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How Kevin Cash’s handling of Rays’ 2020 ending keyed 2021 success

Now there’s a chance to become just the second back-to-back winner of a BBWAA Manager of the Year award.
Rays manager Kevin Cash takes the ball from starting pitcher Blake Snell in the sixth inning n Game 6 of the World Series against the Dodgers on Oct. 27, 2020 in Arlington, Texas.
Rays manager Kevin Cash takes the ball from starting pitcher Blake Snell in the sixth inning n Game 6 of the World Series against the Dodgers on Oct. 27, 2020 in Arlington, Texas. [ DIRK SHADD | Times ]
Published Nov. 15, 2021

ST. PETERSBURG — Rays baseball operations president Erik Neander got a reminder of how good Kevin Cash was at his job by how he managed one of his worst moments.

Cash’s decision to lift starter Blake Snell for reliever Nick Anderson was a key factor in their 2020 World Series Game 6 loss and a major flash point for extensive criticism into the offseason, and Neander was curious to see how Cash would handle the highest-profile moment in his first six years managing.

“The fallout from last year’s World Series and all that he took on, those same attributes that have been there throughout — the authenticity, the accountability — I think you got to see those in a different light, under a different type of blowback and with a national audience watching him like that,” Neander said.

“You never know how coming into the 2021 season just how that’ll go, how our players are going to respond to that, and how our staff is going to respond to that. And just his ownership of that, the way he addressed it, the way he spoke to the group, and frankly, didn’t hide from it, was something that (stood out) — his way of moving past it was to take it head on, to joke about it, to own it.

“His ability to get our guys to buy in and to play hard under just about any circumstances, whether things work out, they don’t work out, is pretty remarkable. It’s pretty incredible. And to see our players continue to respond to him the way that they did, in the wake of that generating the kind of attention and criticism it did, I think really just highlighted some of those skills in a way that you might not have been able to see under those stresses prior.”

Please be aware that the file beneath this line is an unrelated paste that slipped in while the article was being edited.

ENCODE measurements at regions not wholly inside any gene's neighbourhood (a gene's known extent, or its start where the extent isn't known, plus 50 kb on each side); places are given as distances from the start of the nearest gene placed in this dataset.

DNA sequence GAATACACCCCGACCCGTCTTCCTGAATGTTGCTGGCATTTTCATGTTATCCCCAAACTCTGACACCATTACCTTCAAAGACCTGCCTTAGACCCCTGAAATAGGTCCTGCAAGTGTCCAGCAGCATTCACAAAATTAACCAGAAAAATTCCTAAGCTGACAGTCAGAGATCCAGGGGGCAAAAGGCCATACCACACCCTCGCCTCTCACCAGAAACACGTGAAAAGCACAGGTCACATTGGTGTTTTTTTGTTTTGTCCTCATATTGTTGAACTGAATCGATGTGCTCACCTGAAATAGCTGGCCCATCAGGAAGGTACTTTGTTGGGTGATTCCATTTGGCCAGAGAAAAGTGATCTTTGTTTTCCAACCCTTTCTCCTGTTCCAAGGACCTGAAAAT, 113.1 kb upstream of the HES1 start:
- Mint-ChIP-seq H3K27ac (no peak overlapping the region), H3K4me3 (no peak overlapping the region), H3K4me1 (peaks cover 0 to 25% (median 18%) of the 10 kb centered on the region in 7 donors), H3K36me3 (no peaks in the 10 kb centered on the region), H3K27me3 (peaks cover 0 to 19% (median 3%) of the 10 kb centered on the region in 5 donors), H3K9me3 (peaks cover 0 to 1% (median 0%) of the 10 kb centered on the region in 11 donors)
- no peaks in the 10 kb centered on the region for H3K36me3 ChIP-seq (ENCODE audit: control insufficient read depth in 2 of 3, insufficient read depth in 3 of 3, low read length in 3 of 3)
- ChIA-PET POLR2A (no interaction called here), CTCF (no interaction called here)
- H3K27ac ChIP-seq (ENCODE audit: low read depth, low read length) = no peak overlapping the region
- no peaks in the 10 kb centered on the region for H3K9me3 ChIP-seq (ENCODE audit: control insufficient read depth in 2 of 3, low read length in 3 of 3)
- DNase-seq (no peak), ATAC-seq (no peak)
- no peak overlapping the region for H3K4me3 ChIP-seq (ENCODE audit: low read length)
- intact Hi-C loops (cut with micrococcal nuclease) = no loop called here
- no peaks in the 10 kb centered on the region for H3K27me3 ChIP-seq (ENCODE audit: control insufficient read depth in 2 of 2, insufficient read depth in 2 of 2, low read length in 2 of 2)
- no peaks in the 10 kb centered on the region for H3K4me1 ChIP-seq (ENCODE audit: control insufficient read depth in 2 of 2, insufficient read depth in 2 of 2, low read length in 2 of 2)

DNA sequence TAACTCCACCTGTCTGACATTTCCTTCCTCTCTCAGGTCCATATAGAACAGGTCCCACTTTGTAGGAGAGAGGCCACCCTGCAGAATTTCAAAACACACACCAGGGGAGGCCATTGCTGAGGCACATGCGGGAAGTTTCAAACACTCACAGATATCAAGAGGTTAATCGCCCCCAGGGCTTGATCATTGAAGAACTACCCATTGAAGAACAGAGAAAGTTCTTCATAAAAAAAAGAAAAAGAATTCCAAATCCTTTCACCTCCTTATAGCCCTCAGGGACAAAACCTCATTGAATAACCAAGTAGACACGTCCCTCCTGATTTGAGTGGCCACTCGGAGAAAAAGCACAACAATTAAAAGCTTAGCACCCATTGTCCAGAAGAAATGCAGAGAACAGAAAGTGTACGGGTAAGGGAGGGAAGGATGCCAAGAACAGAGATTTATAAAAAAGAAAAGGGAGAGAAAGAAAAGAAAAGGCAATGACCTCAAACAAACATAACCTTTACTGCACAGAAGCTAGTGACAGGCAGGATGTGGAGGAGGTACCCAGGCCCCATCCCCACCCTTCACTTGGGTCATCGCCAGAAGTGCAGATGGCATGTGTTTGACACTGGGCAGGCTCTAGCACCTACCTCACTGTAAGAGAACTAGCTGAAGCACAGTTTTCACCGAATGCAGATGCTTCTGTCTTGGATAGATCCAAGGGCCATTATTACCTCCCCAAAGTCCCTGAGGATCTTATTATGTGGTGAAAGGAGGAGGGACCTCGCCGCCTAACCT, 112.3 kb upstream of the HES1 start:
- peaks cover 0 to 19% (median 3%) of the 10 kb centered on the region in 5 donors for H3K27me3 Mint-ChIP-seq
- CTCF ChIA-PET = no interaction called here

Cash had more to deal with once the season began, as the Rays got off to a mediocre 13-15 start, sustained a litany of injures and made a series of roster moves to transition to a younger core, leading to them using a team-record 61 players, including 38 pitchers.

But under Cash’s guidance, they won a franchise-record 100 games, earned a second straight American League East division title and claimed the top seed for the AL playoffs (from which they were bounced in the first round by Boston).

Others recognized the good work Cash did as well, as he is one of three finalists for what would be a second straight Baseball Writers’ Association of America AL Manager of the Year award, which will be announced Tuesday. Houston’s Dusty Baker and Seattle’s Scott Servais are the other finalists.

Cash, 44 next month, would be just the second manager with back-to-back wins in the award’s 38-year history, joining Bobby Cox (Braves 2004-05).

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Being a finalist is already noteworthy as Cash, who was third in 2018 and 2019 voting, is just the third manager with top-three finishes in four consecutive years, joining Cox (2002-05) and Houston’s Art Howe (1999-2002). Overall in seven seasons, Cash has a 554-478 (.537) record.

“It’s (his) consistency,” Neander said. “The accountability. It’s the basic ingredients that we saw going back to when we hired him, they haven’t left. Those are constants, they’ve been there.

“And the desire to get better, the desire to learn from the experiences on the job, it’s maintained. It’s nothing, no flattening out, no leveling off. He has continued the thirst, the desire, the (quest) to improve. And to continue to find a way to help us get that World Series (championship). It’s a constant. It’s been pretty special to see that maintained.”

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